Italian Fashion Association President Marino Vago keen to boost industry cohesion
In early March, Marino Vago, newly elected President of Sistema Moda Italia (SMI) – the Italian fashion and textile industry's employers association – remarked at the association’s AGM that “everyone’s willingness to get involved” was palpable. On Thursday, at his first meeting with the media in Milan, Vago said he hopes to “be able to sustain and foster” this momentum “during [his] mandate.”
Marino Vago, owner of yarn dyeing company Vago S.p.a. with his brother Augusto, praised the work of his predecessor Claudio Marenzi, who succeeded in greatly increasing the visibility of the Italian fashion system, and said he wants to “weld together all the sections of the textile and apparel industry, which aren’t yet entirely cohesive, into a united front.”
“My aspiration is to succeed in creating a single, unified system, especially on the international arena, and not just in terms of selling products, but also in terms of services and reputation. The idea is like a sort of holding company made up of independent yet coordinated units, which share the same tools, such as trade fairs or technology and research centres,” said Vago.
Other goals are sustainable development, “a great asset,” and “building a track record of digital know-how,” as well as providing more information to consumers on product traceability. “It’s important that everyone adopt the same rules, providing information on who manufactures the clothes we wear, and how. And when we talk about sustainability, we mustn’t forget that human rights are a prime concern,” said Vago.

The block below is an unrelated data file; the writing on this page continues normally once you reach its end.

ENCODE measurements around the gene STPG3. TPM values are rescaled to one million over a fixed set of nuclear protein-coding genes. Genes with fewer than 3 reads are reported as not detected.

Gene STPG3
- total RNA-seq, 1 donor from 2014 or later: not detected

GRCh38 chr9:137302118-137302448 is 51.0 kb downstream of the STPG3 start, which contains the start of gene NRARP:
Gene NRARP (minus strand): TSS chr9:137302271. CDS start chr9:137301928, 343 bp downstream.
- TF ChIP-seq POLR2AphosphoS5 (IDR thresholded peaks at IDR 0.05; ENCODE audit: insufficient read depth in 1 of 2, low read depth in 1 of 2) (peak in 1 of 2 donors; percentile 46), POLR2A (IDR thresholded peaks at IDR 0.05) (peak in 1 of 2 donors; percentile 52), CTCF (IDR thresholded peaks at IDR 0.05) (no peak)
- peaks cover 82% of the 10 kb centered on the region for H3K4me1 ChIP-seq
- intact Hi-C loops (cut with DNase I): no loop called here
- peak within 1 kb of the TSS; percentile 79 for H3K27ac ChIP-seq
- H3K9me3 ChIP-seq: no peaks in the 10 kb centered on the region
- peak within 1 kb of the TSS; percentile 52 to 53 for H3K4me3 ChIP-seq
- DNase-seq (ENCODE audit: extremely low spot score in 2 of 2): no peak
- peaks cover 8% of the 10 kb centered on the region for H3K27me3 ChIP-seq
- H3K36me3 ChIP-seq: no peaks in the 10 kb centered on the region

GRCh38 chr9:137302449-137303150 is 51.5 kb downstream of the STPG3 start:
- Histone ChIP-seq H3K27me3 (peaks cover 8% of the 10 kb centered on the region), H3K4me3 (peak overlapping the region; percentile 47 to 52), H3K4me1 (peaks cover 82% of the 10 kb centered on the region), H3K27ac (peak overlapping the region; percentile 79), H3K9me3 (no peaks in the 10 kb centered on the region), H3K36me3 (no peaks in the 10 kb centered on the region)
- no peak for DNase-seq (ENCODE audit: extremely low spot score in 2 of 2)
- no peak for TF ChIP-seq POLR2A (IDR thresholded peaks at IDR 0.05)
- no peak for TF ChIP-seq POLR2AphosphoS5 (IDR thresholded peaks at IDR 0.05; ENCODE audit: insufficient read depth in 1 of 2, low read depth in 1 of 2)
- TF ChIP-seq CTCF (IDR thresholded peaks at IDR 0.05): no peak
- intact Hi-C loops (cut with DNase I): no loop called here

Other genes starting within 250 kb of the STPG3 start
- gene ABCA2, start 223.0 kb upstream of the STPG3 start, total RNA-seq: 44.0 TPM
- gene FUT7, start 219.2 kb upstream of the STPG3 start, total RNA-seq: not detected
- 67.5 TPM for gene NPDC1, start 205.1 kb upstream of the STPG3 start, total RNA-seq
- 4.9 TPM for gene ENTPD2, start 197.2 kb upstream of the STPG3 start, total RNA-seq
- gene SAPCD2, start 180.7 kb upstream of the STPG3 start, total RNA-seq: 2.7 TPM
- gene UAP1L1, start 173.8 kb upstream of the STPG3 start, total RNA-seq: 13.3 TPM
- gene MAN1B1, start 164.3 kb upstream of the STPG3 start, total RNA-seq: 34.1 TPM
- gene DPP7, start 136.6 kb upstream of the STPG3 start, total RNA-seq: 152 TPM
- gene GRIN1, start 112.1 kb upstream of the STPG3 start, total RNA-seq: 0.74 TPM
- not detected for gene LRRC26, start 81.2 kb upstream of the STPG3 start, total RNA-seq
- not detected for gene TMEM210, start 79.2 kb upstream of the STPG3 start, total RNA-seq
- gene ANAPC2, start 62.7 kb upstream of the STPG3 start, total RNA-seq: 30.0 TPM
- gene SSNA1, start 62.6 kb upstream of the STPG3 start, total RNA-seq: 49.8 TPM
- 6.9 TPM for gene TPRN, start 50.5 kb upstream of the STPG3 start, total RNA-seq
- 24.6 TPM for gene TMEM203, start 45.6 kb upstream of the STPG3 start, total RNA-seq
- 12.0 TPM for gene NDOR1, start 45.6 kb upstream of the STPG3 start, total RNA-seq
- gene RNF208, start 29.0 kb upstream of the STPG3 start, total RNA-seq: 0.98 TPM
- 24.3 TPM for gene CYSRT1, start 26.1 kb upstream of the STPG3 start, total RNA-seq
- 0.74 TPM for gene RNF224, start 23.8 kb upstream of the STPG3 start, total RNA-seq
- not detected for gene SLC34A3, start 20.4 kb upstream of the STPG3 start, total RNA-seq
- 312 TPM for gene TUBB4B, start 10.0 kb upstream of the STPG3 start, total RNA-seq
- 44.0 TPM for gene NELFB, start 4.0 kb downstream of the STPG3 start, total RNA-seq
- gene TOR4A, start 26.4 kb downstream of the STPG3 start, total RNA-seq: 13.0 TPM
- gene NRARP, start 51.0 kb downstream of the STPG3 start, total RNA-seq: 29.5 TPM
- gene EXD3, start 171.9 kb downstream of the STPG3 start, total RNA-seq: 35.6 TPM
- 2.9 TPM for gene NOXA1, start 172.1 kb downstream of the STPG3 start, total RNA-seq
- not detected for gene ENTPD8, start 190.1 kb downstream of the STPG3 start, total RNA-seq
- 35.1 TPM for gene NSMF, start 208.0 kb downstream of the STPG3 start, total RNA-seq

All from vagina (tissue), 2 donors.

According to him, small Italian manufacturers, especially in textiles, aren’t ready to use digital tools because, until now, they didn’t need them. Instead, they must learn to communicate adequately with consumers and the market at large.
Another crucial issue for the Italian fashion and textile industry is the continuity of its craft heritage. “The generational hand-over of the skills of artisans and specialised workers is likely to become a major issue for our industry in the future. Unfortunately, the current educational system is too generalist. Schools capable of training specialist technicians no longer exist. Technical training in general isn’t appreciated enough in our country,” said Marino Vago.
“In our globalised world, we can no longer afford to be a single-product business. We must have a complete product range. If we don’t function as a team, we won’t manage to optimise resources,” he concluded.
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